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Thomas E. Finch

BUTTE, Mont. – Thomas Edward Finch passed away suddenly Sunday, March 17, 2013.

Tom was born March 30, 1940, in Sterling, the only child of Francis David and Hazel Beulah (Ahrens) Finch. He grew up in Dixon, attended local schools, and graduated from Dixon High School in 1958. While playing in the clarinet section in the high school band, he met Kathleen Eleanor Currens. After dating for several years, Tom and Kathleen were married on June 17, 1962, in Nachusa, with Kathy’s uncle, Wilbur Currens, officiating.

Tom graduated with a Bachelor of Science degree in mining engineering from the University of Illinois in 1963. While Kathy began her teaching career, he continued his education, completing his Master of Science degree in mining engineering, also from the University of Illinois in 1964. The couple moved to Minneapolis, where Tom worked for the Federal Bureau of Mines. In 1965, they welcomed their first child, Ann Elizabeth. In 1966, he began his long career as an educator, taking the position, sight unseen, of assistant professor of mining engineering at the Montana School of Mines in Butte. Son Andrew Thomas joined the family in 1967. 

In 1969, the Finches left Butte for 2 years, returning to the Midwest, where Tom taught mining engineering at the University of Wisconsin-Platteville. However, his love for the West helped return them to Butte, where Tom resumed teaching at Montana Tech. The family finally was perfect when son Daniel Francis was born on a snowy October day in 1972, in Butte. Tom continued his education throughout this time, completing his Ph.D. in mining engineering from the University of Idaho in 1978.

Promotion to associate professor was achieved in 1976, and full professorship in 1983. Tom was named the Ingersoll-Rand, Utah International Professor in 1983, and in 1996 was named the Newmont Mining Professor. He served as department head of the mining department from 1981 to 1988.

Professor Finch was an outstanding teacher who took great interest and pride in his students, often having them join family Thanksgiving dinners or use his garage to repair cars. In 1975, he received the Outstanding Teacher of the Year Award, and in 1978 received the Amoco Outstanding Teacher Award. In 1995, the Old Timers Club, a national organization of coal mining executives, awarded Tom the Old Timers faculty award for being the most outstanding mining professor in the nation. This joined his Old Timers award for Top Mining Senior in 1963 at the University of Illinois.

He received professional engineer certification in 1979, and served on the Professional Certification Committee for the Society of Mining Engineers. He had served as head of all the education committees of SME, and was an accreditation visitor for ABET for many years. Professor Finch was a member of the Montana Coal Board from 1990 to 1997. He was the advisory engineer when Atlantic Richfield Co. closed Butte operations, and advised on projects in South Africa and West Iryan Jaya, Indonesia. In 2009, he was awarded the Ben F. Dickerson III Award, which recognized professionalism and contributions to the mining industry. Despite all these awards, Tom’s true calling was teaching and mentoring his students. He always said, for good or for bad, he influenced more than 700 graduates, many of whom kept in contact throughout the years.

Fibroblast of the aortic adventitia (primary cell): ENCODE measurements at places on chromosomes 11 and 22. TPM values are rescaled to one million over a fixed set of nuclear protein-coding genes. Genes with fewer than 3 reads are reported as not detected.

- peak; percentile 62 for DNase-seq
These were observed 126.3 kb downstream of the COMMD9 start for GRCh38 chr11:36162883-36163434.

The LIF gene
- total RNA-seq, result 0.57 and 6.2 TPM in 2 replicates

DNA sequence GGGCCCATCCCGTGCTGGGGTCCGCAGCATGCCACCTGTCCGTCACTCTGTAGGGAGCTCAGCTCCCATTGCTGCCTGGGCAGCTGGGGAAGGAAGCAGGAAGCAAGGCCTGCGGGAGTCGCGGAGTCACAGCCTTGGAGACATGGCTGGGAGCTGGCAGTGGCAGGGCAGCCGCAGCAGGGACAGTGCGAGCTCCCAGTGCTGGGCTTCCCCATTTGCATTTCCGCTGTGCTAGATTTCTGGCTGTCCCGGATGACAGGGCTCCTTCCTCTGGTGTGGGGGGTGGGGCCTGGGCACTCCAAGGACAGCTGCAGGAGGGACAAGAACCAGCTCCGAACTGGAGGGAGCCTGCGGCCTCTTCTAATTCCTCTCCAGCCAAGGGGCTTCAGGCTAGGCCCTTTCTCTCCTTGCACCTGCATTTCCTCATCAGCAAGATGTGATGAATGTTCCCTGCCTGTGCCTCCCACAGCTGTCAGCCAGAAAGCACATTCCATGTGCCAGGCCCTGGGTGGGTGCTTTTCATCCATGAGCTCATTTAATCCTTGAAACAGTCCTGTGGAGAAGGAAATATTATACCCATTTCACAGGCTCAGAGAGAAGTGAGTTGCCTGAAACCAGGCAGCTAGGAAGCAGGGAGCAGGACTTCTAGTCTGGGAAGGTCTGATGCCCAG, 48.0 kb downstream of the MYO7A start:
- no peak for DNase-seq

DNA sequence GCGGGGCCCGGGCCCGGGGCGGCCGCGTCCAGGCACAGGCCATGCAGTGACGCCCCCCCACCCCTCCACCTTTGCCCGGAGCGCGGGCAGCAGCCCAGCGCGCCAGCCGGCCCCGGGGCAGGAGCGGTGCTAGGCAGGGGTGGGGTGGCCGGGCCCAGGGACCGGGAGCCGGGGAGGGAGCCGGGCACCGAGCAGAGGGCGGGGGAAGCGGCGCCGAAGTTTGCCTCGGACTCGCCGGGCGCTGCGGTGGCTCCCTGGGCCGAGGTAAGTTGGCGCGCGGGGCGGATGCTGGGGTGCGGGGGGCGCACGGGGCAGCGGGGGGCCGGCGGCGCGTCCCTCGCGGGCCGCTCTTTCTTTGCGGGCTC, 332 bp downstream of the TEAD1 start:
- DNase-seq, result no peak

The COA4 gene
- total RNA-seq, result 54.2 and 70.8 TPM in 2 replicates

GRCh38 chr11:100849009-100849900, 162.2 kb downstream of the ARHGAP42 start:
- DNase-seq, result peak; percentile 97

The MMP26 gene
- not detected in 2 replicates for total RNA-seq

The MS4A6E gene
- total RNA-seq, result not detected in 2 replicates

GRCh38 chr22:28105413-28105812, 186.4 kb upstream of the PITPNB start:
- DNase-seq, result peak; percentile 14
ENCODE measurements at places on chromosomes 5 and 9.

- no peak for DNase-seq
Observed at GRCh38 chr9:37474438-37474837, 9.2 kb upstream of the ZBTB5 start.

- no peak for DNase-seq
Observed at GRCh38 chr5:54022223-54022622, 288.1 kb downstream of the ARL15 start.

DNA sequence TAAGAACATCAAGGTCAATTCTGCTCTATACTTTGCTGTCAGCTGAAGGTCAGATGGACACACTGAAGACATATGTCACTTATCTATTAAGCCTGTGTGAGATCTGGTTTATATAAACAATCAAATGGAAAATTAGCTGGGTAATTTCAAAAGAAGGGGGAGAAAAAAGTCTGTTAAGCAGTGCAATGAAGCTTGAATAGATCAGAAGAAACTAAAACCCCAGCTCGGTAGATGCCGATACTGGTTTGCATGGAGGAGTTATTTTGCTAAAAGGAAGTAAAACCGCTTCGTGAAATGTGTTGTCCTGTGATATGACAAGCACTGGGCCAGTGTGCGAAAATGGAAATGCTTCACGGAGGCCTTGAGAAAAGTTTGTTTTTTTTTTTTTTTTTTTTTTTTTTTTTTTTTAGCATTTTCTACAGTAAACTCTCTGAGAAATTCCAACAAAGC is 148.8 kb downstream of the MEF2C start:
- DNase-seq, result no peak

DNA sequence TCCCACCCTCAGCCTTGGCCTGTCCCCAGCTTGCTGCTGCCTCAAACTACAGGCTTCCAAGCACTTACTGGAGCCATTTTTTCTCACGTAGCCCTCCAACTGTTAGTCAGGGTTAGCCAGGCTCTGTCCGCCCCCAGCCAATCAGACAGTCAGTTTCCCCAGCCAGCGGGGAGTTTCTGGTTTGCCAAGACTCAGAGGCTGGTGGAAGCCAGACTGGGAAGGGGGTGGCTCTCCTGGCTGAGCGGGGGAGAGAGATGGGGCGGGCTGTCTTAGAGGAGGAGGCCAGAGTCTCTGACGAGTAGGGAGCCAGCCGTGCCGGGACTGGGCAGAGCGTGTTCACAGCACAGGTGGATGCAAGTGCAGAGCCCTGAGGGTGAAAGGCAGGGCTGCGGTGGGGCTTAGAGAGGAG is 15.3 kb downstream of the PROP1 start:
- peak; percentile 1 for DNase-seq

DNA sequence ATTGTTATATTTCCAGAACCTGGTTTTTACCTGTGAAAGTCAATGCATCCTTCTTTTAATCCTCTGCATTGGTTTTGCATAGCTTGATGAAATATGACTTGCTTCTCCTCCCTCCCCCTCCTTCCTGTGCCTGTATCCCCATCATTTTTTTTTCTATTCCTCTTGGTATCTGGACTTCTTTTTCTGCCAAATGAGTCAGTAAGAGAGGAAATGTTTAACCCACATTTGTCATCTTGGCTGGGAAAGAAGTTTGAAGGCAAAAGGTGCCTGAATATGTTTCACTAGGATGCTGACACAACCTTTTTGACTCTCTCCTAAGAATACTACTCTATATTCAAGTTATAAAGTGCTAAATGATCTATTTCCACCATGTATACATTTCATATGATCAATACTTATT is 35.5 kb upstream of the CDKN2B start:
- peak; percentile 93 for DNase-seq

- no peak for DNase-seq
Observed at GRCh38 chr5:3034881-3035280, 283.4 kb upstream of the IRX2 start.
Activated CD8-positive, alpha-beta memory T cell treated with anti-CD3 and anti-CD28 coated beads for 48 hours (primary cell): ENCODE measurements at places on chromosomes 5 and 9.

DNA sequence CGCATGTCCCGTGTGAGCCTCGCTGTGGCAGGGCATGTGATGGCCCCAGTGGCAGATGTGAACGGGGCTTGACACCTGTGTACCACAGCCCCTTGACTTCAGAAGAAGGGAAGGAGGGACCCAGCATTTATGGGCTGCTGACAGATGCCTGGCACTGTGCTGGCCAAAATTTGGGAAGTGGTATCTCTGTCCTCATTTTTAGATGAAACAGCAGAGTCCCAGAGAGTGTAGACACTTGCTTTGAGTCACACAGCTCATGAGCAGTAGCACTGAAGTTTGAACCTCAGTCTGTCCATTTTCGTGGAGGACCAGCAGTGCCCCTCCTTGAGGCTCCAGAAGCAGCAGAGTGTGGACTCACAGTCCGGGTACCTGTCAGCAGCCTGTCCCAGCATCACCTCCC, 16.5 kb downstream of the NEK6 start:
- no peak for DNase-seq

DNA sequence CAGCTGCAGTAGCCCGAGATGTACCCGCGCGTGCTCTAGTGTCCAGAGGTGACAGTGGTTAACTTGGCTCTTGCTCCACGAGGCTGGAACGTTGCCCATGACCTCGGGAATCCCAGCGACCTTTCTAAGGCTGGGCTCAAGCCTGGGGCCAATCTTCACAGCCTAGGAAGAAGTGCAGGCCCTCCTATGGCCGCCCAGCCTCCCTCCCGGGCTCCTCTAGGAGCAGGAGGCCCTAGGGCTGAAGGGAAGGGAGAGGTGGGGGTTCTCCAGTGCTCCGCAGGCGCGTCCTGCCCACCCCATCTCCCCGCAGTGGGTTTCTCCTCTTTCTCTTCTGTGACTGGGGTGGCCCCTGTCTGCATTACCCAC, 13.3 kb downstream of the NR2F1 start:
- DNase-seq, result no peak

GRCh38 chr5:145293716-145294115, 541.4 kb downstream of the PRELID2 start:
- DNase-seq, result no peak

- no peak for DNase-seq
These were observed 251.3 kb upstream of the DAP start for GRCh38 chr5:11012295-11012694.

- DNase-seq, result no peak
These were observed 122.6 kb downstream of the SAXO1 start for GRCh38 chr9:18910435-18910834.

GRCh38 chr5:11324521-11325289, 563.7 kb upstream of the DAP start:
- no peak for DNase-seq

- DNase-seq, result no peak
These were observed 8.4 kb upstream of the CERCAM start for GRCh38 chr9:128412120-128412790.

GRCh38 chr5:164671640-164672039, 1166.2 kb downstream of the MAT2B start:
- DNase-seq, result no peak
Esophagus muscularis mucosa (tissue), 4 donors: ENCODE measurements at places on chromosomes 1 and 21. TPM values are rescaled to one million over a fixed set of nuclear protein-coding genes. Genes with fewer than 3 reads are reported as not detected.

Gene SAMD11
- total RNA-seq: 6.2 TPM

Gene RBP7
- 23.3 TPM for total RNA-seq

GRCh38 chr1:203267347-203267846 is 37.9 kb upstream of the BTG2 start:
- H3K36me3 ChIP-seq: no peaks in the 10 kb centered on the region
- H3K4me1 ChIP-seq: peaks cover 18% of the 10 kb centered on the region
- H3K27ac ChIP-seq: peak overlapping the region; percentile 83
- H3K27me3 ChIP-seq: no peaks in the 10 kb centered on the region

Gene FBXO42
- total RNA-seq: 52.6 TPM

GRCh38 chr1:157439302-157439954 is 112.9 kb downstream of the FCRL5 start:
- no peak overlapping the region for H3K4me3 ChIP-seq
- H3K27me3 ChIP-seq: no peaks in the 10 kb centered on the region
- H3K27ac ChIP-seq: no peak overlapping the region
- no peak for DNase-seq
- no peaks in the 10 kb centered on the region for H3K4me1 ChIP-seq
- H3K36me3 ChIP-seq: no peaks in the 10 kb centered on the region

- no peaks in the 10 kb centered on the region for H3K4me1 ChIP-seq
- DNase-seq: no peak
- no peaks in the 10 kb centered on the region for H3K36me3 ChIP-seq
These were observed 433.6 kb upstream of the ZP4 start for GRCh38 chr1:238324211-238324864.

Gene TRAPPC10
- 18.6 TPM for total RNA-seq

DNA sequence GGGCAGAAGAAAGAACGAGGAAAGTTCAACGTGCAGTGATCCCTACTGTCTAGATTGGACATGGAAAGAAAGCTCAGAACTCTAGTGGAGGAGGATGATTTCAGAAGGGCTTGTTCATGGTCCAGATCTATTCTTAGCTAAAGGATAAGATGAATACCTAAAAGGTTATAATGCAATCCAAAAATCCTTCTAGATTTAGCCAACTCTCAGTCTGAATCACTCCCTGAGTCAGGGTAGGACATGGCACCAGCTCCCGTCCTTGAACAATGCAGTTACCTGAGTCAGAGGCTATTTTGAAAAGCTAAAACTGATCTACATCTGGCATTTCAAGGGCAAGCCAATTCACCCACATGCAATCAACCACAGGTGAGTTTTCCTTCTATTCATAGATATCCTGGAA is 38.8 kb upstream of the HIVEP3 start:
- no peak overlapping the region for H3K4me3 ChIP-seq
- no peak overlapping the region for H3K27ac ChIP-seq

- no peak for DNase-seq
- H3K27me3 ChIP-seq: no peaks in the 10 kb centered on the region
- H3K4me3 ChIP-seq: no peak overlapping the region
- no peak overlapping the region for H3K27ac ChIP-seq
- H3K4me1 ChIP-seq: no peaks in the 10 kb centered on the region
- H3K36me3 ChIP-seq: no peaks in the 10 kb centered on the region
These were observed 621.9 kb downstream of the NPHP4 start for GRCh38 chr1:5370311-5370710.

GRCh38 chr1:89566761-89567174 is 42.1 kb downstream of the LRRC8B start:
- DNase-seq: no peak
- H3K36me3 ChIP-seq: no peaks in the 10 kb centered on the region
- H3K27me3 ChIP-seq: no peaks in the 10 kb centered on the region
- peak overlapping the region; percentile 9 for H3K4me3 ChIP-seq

His personal interests all can be classified as “tinkering.” Whether it was buying old Army Jeeps, collecting/buying/selling British military items, rebuilding cabins on his 20-acre mining claim, or mowing the knapweed and feeding the birds at the “Relyea” outside of Phosphate, Mont., Tom could never be accused of having nothing to do. His interest in military collectibles took him to hundreds of gun shows and kept him busy researching the history of his purchases – never failing to share what he learned with his friends, children, and grandchildren. He was happiest outdoors, and took every opportunity to go “play in the woods.”

He loved teaching, but always said he chose that career so he could have his summers free to spend with his family. Weekends, while his children were small, always were spent exploring the woods, interspersed with day trips to ghost towns and gun shows. After his retirement, he always was found “helping” Kathy at their bookstore, Second Edition Books, where many former students and colleagues would stop by to visit. Words cannot truly express how many lives he touched and positively influenced, complete with his wit and sarcasm. He could not fully pull off his tough exterior, for those who knew Tom always were aware of his deep concern and love for his friends, family, and students.

Tom is survived by his wife of 50 years, Kathleen; and three children, Ann Finch-Johnston and Todd Johnston of Butte, Andrew and Colleen (O’Leary) Finch of Great Falls, Mont., and Daniel and Leslie (Gardner) Finch of Missoula, Mont. Tom was blessed with seven favorite grandchildren, including Thomas, Noah and Samantha Johnston, Alex and Hailey Finch, and Ian and Jacob Finch.

He was preceded in death by his parents.

Visitation will be from 10 a.m. to 1 p.m. Friday at Wayrynen-Richards Funeral Home in Butte, followed by the funeral at 2 p.m. Friday at Mountain View Methodist Church in Butte. After internment, a reception celebrating Tom’s life will be held at Aldersgate Methodist Church, 1621 Thornton Ave., Butte.

In lieu of flowers, memorials may be sent to Mountain View Methodist Church, 203 W. Quartz St., Butte, MT 59701, or the Montana Tech Mining Engineering Department, 1300 W. Park St., Butte, MT 59701, in Tom’s name, where a scholarship fund has been established.

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